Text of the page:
Preventing disease and injury among Hamilton County residents is a primary goal for staff at Hamilton County Public Health (HCPH). The Division of Epidemiology and Assessment works to detect and help diagnose community health issues in Hamilton County that run the gamut from outbreaks of infectious disease to a high infant mortality rate.
At Hamilton County Public Health, our epidemiologists conduct disease and injury surveillance through the ongoing collection, analysis, and reporting of public health data. This information is used to characterize the Who, What, When, Where, and Why of public health issues that are important to our community. Our epidemiologists conduct research to identify and investigate the risk factors associated with disease and injury in our community. The information generated from the Division of Epidemiology can be used for community planning, the detection of emerging health problems, program evaluation, the stimulation of local research, and to inform public health intervention. The Division of Epidemiology prides itself in being a rich source of public health data for our community, health care partners, and all other stakeholders.
Communicable Disease Investigation
Once a reportable communicable disease diagnosis is verified, a public health nurse begins an investigation to:
- Confirm each diagnosis and original source of the disease.
- Verify the disease.
- Locate affected persons.
- Provide affected persons with information about the disease.
- Look for potential common modes of transmission among affected persons.
- Provide affected persons and the public with information about the disease including: symptoms, how diagnosis is confirmed, how the disease is spread, and prevention measures.
In some cases, communicable disease staff work with other public health staff to control or stop an outbreak. For example, when restaurants or day care centers are involved, communicable disease nurses and environmental health staff work together to develop a coordinated response.
For more information, please contact our staff at (513) 946-7887 or (513) 946-7849.
Communicable Diseases in Ohio
Ohio Administrative Code (3701-3-02, 3701-3-05 and 3701-3-12) requires cases of certain communicable or highly contagious diseases to be reported to local health departments. Examples of communicable diseases include salmonella, hepatitis, rabies, crypto, tetanus, chickenpox, whooping cough and more.
Reporting Communicable Diseases
The Role of the Reporter
Identification of a suspected or confirmed case of an infectious disease is the first step. This can be done by physicians, laboratories, school nurses, nurse practitioners, infection control practitioners, and others. Suspected cases are to be reported so that prophylactic measures to protect contacts of the case can be planned and instituted as soon as the disease is confirmed. This is especially important in diseases which are easily spread, such as measles, or for which exposure is particularly hazardous, such as meningococcal disease. Case reporting to a local health jurisdiction, and subsequently to the state, allows identification of related cases, or outbreaks, which might not be apparent to a practitioner seeing only one or two affected patients.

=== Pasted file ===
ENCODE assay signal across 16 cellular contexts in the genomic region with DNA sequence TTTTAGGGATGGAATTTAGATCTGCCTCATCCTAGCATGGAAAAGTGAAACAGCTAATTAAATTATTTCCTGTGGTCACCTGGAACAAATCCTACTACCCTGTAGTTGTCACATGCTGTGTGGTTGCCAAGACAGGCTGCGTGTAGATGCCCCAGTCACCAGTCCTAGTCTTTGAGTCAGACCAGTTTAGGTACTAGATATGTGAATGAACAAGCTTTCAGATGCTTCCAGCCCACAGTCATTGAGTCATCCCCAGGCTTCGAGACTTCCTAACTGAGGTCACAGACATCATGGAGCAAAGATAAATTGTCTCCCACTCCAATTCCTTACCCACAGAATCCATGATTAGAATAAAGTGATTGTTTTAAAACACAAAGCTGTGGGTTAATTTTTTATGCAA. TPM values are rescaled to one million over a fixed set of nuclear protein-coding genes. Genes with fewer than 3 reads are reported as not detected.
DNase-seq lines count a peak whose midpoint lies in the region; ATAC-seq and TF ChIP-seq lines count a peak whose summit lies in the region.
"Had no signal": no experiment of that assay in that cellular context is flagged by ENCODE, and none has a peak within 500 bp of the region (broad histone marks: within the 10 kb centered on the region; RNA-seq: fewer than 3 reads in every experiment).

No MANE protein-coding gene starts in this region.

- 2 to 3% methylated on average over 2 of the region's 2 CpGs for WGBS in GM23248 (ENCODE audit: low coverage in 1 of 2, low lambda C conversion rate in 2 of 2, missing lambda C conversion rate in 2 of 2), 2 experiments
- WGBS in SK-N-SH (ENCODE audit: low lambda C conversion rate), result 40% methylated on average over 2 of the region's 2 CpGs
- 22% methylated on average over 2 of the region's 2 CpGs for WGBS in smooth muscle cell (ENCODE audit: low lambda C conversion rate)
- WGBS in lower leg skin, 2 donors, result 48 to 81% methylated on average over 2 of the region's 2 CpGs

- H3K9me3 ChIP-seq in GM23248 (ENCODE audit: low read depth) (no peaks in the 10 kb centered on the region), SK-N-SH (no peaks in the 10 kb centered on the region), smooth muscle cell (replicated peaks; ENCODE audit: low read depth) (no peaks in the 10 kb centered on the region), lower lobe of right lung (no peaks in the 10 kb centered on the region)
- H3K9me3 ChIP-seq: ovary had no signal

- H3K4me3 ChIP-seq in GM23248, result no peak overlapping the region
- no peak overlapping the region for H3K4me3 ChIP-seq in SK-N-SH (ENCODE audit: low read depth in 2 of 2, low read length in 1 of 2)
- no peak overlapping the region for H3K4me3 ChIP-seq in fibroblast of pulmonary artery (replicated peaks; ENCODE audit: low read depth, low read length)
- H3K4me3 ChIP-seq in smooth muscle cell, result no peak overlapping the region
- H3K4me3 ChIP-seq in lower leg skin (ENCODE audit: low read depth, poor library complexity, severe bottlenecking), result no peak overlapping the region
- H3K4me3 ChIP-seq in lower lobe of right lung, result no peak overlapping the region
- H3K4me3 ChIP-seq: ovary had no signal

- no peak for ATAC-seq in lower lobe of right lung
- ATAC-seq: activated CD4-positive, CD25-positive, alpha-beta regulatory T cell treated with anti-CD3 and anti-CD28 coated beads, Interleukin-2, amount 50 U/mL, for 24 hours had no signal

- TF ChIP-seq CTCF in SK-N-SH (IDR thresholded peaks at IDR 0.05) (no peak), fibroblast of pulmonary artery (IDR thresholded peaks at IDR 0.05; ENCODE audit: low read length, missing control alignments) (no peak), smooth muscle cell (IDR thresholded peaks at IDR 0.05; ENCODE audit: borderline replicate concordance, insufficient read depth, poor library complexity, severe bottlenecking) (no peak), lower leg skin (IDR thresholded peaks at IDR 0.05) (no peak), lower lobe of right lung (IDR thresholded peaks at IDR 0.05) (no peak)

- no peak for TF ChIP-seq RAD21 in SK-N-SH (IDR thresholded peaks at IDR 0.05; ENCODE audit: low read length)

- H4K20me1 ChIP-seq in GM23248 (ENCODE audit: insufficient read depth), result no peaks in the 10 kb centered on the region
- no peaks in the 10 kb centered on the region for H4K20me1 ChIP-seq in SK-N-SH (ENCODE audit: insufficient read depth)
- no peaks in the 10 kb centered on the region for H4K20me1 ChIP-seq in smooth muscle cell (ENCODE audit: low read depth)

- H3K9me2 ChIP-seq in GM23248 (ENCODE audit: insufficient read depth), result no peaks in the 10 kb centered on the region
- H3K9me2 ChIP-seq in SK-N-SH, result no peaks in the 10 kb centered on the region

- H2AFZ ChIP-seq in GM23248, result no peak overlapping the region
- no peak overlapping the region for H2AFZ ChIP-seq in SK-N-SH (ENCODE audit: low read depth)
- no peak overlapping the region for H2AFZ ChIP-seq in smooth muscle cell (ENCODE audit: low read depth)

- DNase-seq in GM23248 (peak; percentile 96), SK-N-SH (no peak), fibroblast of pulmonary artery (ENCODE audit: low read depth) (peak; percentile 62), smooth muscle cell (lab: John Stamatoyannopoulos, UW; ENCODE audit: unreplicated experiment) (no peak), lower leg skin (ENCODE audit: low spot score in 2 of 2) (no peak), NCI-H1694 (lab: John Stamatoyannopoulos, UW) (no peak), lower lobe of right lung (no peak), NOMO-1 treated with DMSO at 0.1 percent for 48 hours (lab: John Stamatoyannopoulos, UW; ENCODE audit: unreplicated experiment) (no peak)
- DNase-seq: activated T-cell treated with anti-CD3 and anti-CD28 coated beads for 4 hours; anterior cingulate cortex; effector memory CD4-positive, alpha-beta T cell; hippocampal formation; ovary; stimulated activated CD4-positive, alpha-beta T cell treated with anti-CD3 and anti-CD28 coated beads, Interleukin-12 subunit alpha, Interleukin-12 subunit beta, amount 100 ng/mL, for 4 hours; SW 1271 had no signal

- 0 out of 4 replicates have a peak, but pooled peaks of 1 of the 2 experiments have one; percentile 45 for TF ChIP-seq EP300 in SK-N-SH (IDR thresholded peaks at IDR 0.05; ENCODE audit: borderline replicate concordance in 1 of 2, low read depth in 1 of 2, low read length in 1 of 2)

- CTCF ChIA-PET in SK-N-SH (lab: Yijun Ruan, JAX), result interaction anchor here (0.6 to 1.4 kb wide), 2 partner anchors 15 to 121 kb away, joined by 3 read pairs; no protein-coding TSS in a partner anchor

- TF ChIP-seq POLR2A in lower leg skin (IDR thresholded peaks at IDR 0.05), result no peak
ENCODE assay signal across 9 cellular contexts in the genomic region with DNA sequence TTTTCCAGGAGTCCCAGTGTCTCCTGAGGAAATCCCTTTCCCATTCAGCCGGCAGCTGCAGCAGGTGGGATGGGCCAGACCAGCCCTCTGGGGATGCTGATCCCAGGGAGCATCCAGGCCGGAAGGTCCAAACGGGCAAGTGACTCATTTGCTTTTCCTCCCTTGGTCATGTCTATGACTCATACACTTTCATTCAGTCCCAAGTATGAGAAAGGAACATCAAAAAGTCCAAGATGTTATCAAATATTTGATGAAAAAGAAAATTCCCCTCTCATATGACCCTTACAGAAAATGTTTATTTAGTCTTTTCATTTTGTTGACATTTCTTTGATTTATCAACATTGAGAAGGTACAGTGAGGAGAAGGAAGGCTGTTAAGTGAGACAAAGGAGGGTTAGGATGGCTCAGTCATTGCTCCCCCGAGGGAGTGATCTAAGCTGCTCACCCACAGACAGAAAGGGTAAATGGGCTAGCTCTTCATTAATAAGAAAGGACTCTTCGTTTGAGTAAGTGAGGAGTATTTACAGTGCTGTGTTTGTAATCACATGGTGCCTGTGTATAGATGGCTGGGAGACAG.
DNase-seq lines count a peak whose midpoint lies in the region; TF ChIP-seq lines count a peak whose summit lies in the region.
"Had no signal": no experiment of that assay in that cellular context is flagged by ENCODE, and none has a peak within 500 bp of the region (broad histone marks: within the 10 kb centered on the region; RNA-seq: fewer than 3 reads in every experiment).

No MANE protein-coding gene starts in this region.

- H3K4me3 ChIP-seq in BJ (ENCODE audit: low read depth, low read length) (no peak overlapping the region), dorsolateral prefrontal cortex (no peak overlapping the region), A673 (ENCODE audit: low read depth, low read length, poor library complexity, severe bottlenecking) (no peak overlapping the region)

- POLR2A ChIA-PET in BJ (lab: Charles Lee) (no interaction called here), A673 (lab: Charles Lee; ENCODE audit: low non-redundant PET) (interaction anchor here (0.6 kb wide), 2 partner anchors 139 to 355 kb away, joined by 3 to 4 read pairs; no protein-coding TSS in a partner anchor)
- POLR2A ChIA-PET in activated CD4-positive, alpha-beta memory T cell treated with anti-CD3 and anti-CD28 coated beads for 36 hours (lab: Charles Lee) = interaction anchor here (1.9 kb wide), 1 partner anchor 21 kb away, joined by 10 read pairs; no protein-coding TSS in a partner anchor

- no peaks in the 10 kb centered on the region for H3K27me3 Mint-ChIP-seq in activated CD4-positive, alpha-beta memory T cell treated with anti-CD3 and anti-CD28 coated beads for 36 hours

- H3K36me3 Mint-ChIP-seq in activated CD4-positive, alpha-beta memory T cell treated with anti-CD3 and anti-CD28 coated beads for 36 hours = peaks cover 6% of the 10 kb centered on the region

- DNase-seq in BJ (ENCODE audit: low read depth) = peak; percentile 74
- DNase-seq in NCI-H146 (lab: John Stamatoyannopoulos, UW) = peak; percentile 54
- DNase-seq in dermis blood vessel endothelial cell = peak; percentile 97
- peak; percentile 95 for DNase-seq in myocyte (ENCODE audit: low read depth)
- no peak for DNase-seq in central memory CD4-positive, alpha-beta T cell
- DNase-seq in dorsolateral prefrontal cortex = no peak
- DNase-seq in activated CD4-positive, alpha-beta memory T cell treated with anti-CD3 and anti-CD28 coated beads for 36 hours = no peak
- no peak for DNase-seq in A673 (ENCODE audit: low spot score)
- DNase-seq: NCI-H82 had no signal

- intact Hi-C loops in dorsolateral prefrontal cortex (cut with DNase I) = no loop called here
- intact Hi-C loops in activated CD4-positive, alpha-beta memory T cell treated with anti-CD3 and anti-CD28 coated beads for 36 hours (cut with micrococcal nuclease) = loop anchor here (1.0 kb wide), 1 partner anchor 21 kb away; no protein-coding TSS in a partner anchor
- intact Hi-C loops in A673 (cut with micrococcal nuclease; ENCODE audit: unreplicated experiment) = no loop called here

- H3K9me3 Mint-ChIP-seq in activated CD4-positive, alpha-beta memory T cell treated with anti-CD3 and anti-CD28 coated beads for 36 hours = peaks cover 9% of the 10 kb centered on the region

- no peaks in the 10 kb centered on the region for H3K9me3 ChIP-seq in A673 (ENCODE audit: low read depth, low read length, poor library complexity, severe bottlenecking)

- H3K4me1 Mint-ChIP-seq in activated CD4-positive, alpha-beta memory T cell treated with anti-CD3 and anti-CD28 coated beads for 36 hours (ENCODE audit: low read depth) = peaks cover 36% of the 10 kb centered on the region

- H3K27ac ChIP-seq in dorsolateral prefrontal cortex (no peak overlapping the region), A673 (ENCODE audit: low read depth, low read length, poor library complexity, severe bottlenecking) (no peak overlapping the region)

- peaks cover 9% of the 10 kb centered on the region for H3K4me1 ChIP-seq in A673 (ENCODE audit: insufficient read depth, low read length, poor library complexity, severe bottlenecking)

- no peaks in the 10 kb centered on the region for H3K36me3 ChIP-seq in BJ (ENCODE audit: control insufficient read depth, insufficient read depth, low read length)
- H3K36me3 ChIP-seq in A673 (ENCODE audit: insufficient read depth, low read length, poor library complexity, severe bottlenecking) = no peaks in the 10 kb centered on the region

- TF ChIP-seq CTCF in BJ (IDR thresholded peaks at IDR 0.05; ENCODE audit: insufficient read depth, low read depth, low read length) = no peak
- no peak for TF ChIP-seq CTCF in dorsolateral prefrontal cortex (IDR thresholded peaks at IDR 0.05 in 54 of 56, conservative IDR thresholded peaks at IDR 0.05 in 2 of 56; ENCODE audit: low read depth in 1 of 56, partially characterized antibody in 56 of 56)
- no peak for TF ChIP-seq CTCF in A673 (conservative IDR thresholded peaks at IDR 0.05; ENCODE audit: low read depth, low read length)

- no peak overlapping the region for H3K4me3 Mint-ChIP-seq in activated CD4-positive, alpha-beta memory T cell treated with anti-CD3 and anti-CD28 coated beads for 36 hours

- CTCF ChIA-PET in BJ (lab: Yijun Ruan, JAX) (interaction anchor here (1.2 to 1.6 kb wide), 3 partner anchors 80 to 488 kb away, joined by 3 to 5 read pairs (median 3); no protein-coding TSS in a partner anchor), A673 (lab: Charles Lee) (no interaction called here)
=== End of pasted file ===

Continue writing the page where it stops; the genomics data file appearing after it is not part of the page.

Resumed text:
How to report
- Review specific reporting information and educational materials about the suspected communicable disease
- Complete the appropriate form:
Disease Reporting Form
Varicella Reporting Form
- Fax your report to (513) 946-7930
- Contact the Health District
General Communicable Disease Number: (513) 946-7610
Communicable Disease Nurse Investigators: (513) 946-7887 or (513) 946-7849
After-hours Contact (weekends, holidays and after 4:30 p.m. M-F): (513) 946-7800 for connection to Infectious Disease Hotline.
Controlling Diarrheal Illness in Daycare Centers
Warm weather is fast approaching, and with it we will likely see an increase in diarrheal illnesses such as shigella, crypto, salmonella and E. coli. Diarrheal illnesses such as these spread easily among groups of small children because of their close contacts and lack of well-developed personal hygiene skills. A few simple precautions can help prevent these illnesses from occurring in our community and your center.
Diarrheal illnesses are caused by bacteria, parasites and viruses. Primary symptoms can include diarrhea, fever and vomiting. Such illnesses can be especially harmful to children and are often spread –by bacteria that passes from the stool or soiled fingers of one person to the mouth of another person. This happens when basic hygiene and proper hand washing habits are not used. Frequent and thorough hand washing – especially among children – is the number one thing individuals can to do prevent the spread of disease.
The following control measures will also help prevent diarrheal illnesses from occurring in your center:
Exclude children and workers with diarrhea from your center
- As outlined by the Ohio Administrative Code, child care center workers or attendees with diarrhea are not permitted to attend the child care center (see OAC 3701-3-13, I).
- A child with diarrhea should be referred to medical care for testing.
- Ask parents about any recent history of diarrhea prior to accepting all new children.
Enforce strict hand washing for staff and children
- Wash hands using warm water and soap for at least 20 seconds (sing Happy Birthday twice).
- Observe children washing hands.
- Hands must be washed upon entering the center, after using the bathroom, before eating meals and snacks, and before preparing meals.
- Stress the importance of good hand washing with parents.
Use good diaper changing practices
- Change diapers in designated area only.
- Assign specific, gloved staff person to diaper changing. This person cannot handle food.
- Wash and sanitize diaper changing area after each diaper change.
- Wash hands and change gloves after each diaper change.
- Put soiled diapers and gloves in plastic bag. Dispose of them without contaminating your hands.
Clean surfaces and toys
- Wash, sanitize and rinse mouthed toys after a child has played with it.
- Wash and sanitize counter tops, tables and chairs before preparing/eating food.
- Clean bathroom and toilet areas
- Continue general sanitation procedures.
Also, be sure to have updated exclusion policies and contact information of parents readily available. This will help facilitate management of diseases, should they occur in your center.
For additional information, refer to your copy of the Handbook on Common Childhood Illnesses for Child Care Centers 2006. This handbook contains a fact sheet on diarrheal illnesses in children. It can be viewed or printed here.